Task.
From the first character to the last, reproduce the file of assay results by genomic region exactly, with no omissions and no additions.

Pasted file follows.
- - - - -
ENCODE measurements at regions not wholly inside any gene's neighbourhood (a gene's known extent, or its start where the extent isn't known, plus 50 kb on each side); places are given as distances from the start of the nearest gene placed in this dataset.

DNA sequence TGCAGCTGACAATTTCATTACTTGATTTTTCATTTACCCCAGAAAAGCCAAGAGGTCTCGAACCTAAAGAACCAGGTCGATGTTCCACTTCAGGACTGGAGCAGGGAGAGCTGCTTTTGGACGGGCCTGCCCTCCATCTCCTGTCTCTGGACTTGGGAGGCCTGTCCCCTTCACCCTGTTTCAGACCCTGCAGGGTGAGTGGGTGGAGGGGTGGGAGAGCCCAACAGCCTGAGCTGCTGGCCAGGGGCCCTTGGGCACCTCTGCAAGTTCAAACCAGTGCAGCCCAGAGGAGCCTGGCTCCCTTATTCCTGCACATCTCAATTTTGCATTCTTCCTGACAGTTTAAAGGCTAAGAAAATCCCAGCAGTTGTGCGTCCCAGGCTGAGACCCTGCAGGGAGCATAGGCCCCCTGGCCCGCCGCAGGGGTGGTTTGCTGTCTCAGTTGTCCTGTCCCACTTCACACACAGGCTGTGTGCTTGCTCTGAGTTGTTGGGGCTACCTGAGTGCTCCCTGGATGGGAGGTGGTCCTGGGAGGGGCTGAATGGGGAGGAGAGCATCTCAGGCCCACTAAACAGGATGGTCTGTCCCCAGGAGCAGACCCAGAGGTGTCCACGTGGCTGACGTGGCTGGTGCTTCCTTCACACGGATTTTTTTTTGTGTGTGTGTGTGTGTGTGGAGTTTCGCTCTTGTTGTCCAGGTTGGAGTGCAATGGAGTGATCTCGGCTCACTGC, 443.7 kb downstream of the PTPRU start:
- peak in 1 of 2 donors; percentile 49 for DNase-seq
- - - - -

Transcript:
ENCODE measurements at regions not wholly inside any gene's neighbourhood (a gene's known extent, or its start where the extent isn't known, plus 50 kb on each side); places are given as distances from the start of the nearest gene placed in this dataset.

DNA sequence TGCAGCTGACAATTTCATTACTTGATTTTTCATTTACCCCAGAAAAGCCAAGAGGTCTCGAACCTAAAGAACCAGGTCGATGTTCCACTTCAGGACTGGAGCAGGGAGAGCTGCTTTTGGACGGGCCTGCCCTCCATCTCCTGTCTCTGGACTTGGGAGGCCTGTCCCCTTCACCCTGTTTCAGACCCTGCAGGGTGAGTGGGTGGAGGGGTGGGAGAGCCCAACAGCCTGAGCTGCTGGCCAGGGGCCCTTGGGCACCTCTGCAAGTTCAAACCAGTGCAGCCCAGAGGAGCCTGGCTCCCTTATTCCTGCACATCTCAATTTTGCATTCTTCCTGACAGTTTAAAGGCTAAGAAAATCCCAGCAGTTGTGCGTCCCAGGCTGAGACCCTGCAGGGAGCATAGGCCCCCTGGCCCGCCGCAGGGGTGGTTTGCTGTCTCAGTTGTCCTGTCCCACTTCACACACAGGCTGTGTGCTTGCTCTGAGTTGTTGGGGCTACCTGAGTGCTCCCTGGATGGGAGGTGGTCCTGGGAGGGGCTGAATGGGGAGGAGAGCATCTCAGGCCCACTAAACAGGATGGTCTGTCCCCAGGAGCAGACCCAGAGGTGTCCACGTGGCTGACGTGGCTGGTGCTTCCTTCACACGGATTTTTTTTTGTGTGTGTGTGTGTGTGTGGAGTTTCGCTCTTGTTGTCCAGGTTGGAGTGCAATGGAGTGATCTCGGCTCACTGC, 443.7 kb downstream of the PTPRU start:
- peak in 1 of 2 donors; percentile 49 for DNase-seq